When chapman billies leave the street, 1.
And drouthy neebors, neebors meet;
As market days are wearing late,
And folk begin to tak the gate,
While we sit bousing at the nappy, 5
An' getting fou and unco happy.
We think na on the lang Scots miles,
The mosses, waters, slaps and stiles,
That lie between us and our hame,
Where sits our sulky, sullen dame, 10
Gathering her brows like gathering storm,
Nursing her wrath to keep it warm.
This truth fand honest Tam o' Shanter,
As he frae Ayr ae night did canter:
(Auld Ayr, wham ne'er a town surpasses,
For honest men and bonnie lasses).
Weel-mounted on his grey mare, Meg,
A better never lifted leg,
Tam skelpit on thro' dub and mire,
Despising wind, and rain, and fire; 20
Whiles holding fast his gude blue bonnet,
Whiles crooning o'er some auld Scots sonnet,
Whiles glow'rin round wi' prudent cares,
Lest bogles catch him unawares;
Kirk-Alloway was drawing nigh, 25
Where ghaists and houlets nightly cry.
Inspiring bold John Barleycorn!
What dangers thou canst make us scorn!
wi' tippenny, we fear nae evil;
wi' usquabae, we'll face the devil! 30
The swats sae ream'd in Tammie's noddle,
Fair play, he car'd na deils a boddle,
But Maggie stood, right sair astonish'd,
Till, by the heel and hand admonish'd,
She ventur'd forward on the light; 35
And, wow! Tam saw an unco sight!
Warlocks and witches in a dance:
Nae cotillion, brent new frae France,
But hornpipes, jigs, strathspeys, and reels,
Put life and mettle in their heels. 40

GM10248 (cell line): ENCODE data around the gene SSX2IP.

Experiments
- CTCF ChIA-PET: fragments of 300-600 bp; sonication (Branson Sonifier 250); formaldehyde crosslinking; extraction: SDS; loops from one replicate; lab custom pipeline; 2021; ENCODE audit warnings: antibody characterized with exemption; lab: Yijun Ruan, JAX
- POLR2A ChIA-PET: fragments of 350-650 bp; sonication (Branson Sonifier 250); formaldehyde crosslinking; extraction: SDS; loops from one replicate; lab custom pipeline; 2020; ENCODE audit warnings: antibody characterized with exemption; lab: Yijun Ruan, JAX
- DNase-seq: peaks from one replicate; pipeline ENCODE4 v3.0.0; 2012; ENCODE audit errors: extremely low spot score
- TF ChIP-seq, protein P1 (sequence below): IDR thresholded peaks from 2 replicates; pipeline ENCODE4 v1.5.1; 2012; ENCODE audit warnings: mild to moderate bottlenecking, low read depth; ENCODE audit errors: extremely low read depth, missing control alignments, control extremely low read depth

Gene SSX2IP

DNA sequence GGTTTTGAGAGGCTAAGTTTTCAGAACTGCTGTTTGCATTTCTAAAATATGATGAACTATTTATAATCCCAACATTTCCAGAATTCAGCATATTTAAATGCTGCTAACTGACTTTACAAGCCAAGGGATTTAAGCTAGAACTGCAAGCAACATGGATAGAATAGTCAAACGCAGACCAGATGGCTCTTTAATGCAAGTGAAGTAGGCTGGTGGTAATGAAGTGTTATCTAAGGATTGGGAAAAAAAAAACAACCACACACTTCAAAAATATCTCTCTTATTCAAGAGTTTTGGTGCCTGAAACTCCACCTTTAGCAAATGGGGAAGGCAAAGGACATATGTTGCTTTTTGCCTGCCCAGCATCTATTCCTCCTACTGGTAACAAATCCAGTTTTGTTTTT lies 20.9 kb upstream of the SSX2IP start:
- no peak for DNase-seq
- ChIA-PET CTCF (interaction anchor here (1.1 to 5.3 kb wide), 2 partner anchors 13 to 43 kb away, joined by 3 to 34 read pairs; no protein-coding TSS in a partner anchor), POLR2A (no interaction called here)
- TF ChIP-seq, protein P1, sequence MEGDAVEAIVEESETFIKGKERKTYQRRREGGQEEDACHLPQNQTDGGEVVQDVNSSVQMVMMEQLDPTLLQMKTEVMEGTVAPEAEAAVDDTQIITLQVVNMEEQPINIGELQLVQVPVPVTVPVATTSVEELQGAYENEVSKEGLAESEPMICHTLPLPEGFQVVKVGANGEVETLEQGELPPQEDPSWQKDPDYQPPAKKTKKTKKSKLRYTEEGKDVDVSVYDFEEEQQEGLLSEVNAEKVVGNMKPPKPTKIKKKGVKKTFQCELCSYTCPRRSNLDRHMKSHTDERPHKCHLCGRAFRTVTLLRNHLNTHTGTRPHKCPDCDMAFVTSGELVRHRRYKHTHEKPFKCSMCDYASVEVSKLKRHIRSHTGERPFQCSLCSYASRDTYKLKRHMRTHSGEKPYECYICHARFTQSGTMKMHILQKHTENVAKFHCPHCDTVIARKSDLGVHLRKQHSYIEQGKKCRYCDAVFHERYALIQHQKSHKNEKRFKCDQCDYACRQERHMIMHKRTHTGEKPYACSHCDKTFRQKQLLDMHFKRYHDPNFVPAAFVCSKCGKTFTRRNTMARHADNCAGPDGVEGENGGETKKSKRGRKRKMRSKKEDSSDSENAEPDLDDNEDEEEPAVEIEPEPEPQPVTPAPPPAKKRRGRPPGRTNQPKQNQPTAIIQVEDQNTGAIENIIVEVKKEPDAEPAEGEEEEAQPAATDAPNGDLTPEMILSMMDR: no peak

A winnock-bunker in the east,
There sat auld Nick, in shape o' beast;
A towzie tyke, black, grim, and large,
To gie them music was his charge:
He screw'd the pipes and gart them skirl,
Till roof and rafters a' did dirl. -
Now Tam, O Tam! had they been queans,
A' plump and strapping in their teens!
Their sarks, instead o' creeshie flainen,
Been snaw-white seventeen hunder linen!-
Thir breeks o' mine, my only pair,
That ance were plush o' guid blue hair,
I wad hae gien them off my hurdies,
For ae blink o' the bonie burdies!
Her cutty sark, o' Paisley harn, 55
That while a lassie she had worn,
In longitude tho' sorely scanty,
It was her best, and she was vauntie.
And how Tam stood, like ane bewitch'd,
And thought his very een enrich'd: 60
E'en Satan glowr'd, and fidg'd fu' fain,
And hotch'd and blew wi' might and main:
Till first ae caper, syne anither,
Tam tint his reason a thegither,
And roars out, "Weel done, Cutty-sark!" 65
And in an instant all was dark:
And scarcely had he Maggie rallied.
When out the hellish legion sallied.
Now, do thy speedy utmost, Meg,
And win the key-stone o' the brig; 70
There, at them thou thy tail may toss
A runnin stream they dare na cross!
The carlin claught her by the rump,
And left poor Maggie scarce a stump.
Now, wha this tale o' truth shall read,
Ilk man and mother's son, take heed: 75
Whene'er to Drink you are inclin'd,
Or Cutty-sarks rin in your mind,
Think: ye may buy the joys o'er dear;
Remember Tam o' Shanter's mare.